- 1 tablespoon sugar or cinnamon-sugar (optional)
1. Mound 560 grams of flour in a large mixing bowl. Sprinkle with 1/2 cup of the sugar and salt. Add yeast, breaking it up with your fingertips. Mix lightly.
2. Make a well in the center of the flour mixture. In the well, add eggs and 1/2 cup of the lard. With your fingers or a wooden spoon, slowly draw flour into eggs and shortening until they’re mixed into the flour. Gradually add the milk. The dough will be messy and very sticky.
3. Flour a work surface heavily, and have more flour ready to use. Turn dough onto the surface and begin to knead aggressively, sprinkling with flour liberally until dough is soft, smooth and supple, and rebounds after a touch. Divide into four equal pieces and form into smooth rounds. Allow to rest in a warm spot for 20 minutes. Meanwhile, grease a large baking sheet with lard.
4. Once they have rested, gently flatten three of the four pieces into 6-inch rounds, patting them around the edges so they retain a slight dome in the middle. Place them on the baking sheet several inches apart; if necessary, use more than one sheet. To the fourth piece, add remaining 2 tablespoons lard, 2 tablespoons sugar, and 2 tablespoons flour, kneading until well incorporated. This is for decorating the rounds with the traditional skull and crossbones; it will be supple but stiffer than the bread dough.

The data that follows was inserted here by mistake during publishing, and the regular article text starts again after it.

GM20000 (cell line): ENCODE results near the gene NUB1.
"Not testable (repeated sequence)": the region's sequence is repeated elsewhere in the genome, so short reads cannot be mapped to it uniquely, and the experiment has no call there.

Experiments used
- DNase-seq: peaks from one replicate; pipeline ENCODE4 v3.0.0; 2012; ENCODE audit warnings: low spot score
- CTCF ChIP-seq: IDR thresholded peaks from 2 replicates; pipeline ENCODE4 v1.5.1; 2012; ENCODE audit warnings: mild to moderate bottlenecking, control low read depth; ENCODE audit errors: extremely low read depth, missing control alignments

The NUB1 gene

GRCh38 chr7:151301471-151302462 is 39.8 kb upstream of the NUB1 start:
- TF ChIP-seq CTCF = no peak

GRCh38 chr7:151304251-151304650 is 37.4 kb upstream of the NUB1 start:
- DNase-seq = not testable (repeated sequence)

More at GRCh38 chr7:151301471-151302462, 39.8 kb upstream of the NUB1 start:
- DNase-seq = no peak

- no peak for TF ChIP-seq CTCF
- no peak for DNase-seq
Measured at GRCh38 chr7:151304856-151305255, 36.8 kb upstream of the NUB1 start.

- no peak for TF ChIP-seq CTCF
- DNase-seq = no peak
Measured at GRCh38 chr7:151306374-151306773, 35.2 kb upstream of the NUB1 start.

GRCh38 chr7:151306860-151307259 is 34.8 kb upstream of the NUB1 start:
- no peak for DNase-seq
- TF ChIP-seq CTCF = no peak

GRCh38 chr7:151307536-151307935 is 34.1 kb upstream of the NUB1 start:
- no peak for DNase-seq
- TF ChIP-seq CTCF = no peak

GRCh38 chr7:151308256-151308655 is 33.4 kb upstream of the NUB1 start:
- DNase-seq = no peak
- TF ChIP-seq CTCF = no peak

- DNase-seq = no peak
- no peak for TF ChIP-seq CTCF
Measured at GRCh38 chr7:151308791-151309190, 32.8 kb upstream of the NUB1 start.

5. To make the crossbones decorations, divide the decorating dough into three equal sections. From one section, break off a ball about 1 inch in diameter and set aside. Divide the remaining part of that section into two, rolling each into a rope a few inches long, with some parts of the rope fatter than the others. (Do this by gently rolling the dough with your hand outstretched, with only the three middle fingers touching the dough, so that the dough between your fingers is puffier than the rest.) Cross the two “bones” in an “X” across a round of bread, and place the small ball of dough in the center. Repeat with remaining dough. Set the breads aside to rise for one hour. Meanwhile, heat the oven to 350 degrees.
6. The bread may be baked plain, or gently brushed with egg white and sprinkled with sesame seeds. Bake until browned and fragrant, about 45 minutes, or until it produces a hollow sound when tapped on the bottom. If baked plain, it may be brushed afterward with melted lard and dusted with sugar or cinnamon sugar. Serve warm or at room temperature.
This article originally appeared in The New York Times.